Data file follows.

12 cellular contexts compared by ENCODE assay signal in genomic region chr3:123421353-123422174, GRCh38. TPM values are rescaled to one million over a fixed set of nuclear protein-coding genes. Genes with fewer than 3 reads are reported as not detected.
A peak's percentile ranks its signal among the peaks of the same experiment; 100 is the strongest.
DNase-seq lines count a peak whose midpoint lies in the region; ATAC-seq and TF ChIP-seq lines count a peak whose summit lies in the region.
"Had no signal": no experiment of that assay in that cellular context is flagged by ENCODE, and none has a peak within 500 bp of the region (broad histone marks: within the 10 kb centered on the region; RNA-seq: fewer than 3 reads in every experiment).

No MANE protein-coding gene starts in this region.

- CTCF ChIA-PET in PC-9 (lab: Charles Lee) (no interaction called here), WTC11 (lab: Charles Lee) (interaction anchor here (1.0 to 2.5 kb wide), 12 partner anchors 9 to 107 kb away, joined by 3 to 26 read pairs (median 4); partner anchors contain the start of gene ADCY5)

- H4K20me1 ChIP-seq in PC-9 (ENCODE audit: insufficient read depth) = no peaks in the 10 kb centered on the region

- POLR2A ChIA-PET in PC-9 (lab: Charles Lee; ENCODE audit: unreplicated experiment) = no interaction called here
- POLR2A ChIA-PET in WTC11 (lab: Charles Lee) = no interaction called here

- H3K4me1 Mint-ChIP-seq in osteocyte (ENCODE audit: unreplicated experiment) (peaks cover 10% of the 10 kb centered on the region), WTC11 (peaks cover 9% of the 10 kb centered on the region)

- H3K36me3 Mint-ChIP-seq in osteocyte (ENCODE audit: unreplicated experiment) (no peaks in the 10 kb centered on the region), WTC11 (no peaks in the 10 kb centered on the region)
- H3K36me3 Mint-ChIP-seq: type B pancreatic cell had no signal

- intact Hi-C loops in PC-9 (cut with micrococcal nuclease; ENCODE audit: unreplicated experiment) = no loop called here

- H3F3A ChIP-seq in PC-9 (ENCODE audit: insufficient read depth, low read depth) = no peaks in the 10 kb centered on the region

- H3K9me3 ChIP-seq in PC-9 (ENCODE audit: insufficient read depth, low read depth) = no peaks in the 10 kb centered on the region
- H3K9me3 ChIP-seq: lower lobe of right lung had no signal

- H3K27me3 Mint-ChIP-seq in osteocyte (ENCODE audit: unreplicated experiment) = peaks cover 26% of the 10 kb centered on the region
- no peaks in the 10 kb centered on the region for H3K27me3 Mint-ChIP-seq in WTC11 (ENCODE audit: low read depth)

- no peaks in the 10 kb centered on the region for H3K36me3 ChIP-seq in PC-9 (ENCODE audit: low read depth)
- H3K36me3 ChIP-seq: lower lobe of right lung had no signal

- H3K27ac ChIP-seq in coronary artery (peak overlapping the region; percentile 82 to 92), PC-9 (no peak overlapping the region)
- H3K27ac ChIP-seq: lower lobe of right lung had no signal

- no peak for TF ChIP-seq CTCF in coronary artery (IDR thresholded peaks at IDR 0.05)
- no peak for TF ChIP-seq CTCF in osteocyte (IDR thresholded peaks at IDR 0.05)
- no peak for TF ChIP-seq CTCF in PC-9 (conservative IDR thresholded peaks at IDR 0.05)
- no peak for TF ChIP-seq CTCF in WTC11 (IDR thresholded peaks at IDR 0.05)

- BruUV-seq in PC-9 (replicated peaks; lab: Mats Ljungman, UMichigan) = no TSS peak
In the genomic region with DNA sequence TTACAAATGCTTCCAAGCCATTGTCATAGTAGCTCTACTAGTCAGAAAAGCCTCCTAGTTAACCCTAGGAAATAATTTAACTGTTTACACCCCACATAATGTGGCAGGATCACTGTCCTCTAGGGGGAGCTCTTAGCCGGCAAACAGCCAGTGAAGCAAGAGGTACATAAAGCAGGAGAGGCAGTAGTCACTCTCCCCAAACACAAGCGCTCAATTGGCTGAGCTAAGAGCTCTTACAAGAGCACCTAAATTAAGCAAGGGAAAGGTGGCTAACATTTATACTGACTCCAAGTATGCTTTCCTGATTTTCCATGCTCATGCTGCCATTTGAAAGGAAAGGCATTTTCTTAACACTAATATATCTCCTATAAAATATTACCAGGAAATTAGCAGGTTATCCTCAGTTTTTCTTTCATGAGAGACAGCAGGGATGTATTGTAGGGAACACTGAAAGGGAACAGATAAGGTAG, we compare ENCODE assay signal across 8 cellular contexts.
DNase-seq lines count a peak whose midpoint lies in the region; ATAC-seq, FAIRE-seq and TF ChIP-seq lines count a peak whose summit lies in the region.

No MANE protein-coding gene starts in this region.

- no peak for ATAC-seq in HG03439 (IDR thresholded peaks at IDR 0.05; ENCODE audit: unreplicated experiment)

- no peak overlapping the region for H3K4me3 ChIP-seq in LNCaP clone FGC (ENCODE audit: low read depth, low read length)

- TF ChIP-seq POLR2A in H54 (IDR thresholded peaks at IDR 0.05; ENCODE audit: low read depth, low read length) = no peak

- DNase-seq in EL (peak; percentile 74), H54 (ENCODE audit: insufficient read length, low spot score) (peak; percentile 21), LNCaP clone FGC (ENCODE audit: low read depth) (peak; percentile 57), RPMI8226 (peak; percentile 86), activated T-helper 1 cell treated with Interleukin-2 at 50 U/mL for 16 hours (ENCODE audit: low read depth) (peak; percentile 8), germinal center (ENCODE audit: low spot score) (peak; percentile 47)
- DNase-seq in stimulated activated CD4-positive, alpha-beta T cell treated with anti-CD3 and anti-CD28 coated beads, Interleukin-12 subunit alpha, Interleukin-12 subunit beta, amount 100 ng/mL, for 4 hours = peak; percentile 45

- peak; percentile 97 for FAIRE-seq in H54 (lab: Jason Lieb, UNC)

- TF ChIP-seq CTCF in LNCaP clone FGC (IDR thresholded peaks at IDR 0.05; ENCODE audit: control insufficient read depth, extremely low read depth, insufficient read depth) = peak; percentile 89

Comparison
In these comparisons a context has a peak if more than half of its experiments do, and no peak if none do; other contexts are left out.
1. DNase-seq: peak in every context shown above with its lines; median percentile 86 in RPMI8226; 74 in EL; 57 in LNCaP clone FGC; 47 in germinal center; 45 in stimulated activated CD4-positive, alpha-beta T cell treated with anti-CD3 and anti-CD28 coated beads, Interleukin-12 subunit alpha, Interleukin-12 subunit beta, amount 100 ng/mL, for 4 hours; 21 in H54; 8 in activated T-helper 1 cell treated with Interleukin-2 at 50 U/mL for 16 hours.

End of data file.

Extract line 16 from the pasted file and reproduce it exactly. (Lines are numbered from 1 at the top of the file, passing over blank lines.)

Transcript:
- H3K9me3 ChIP-seq: lower lobe of right lung had no signal